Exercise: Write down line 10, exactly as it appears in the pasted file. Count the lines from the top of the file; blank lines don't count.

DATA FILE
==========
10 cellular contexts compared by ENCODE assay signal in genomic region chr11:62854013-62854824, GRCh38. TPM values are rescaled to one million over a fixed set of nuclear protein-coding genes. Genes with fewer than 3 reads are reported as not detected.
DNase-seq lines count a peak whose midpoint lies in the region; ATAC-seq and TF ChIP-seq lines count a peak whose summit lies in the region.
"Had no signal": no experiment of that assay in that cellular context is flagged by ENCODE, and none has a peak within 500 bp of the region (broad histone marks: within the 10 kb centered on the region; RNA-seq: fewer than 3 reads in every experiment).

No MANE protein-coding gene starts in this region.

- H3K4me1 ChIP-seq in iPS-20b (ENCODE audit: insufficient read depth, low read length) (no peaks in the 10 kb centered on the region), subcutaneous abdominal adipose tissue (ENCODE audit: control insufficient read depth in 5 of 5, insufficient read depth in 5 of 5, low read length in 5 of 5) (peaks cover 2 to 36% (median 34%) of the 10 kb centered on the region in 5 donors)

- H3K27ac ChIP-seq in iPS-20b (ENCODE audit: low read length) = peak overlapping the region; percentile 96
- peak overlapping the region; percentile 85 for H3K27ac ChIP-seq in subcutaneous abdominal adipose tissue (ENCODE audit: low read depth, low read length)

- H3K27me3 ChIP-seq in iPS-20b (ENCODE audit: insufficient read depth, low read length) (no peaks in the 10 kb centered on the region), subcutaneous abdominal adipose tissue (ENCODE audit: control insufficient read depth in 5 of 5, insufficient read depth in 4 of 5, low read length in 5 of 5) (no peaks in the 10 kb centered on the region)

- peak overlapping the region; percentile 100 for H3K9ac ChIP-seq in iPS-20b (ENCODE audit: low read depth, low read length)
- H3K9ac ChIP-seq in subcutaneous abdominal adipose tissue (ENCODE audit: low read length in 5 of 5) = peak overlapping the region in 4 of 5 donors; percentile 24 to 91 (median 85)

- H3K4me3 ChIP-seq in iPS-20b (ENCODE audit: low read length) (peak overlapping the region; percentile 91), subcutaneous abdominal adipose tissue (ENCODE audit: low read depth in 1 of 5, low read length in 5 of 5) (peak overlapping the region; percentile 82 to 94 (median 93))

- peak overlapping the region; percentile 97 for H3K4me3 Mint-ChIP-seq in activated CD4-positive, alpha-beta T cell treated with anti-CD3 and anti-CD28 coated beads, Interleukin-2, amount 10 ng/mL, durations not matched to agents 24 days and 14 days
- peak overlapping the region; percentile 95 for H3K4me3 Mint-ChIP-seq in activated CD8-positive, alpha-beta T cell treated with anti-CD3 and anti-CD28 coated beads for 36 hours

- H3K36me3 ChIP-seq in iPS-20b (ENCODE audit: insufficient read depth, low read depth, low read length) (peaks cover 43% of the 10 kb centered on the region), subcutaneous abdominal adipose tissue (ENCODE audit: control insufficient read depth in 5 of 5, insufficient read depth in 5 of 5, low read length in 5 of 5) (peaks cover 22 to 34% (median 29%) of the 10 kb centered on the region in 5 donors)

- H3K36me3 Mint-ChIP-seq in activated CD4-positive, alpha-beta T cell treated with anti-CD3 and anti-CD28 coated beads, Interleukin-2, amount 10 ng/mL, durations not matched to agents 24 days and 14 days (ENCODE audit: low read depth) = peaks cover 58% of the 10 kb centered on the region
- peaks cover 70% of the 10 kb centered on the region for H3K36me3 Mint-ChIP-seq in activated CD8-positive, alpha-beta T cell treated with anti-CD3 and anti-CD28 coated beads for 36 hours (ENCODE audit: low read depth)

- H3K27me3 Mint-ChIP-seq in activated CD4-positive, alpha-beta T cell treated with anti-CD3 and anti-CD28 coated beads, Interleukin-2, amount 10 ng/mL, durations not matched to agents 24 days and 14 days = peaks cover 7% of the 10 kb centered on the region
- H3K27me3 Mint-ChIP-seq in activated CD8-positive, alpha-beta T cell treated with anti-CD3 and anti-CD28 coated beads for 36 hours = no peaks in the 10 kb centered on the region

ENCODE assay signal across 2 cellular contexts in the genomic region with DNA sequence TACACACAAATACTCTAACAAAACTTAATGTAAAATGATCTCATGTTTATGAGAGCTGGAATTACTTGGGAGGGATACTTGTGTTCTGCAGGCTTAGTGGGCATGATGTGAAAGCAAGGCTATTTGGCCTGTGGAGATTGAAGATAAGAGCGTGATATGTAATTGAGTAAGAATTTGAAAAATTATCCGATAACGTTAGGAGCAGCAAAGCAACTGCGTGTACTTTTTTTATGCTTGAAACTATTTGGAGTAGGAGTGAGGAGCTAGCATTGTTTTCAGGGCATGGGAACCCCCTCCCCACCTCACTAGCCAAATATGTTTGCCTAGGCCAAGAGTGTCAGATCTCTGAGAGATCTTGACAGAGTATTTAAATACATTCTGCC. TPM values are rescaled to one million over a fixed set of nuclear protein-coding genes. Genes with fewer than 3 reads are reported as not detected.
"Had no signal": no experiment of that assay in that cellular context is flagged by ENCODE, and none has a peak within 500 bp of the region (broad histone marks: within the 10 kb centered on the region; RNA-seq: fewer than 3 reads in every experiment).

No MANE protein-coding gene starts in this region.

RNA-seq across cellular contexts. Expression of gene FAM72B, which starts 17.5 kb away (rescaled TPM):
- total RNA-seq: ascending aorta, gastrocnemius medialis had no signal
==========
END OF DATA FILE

- H3K9ac ChIP-seq in subcutaneous abdominal adipose tissue (ENCODE audit: low read length in 5 of 5) = peak overlapping the region in 4 of 5 donors; percentile 24 to 91 (median 85)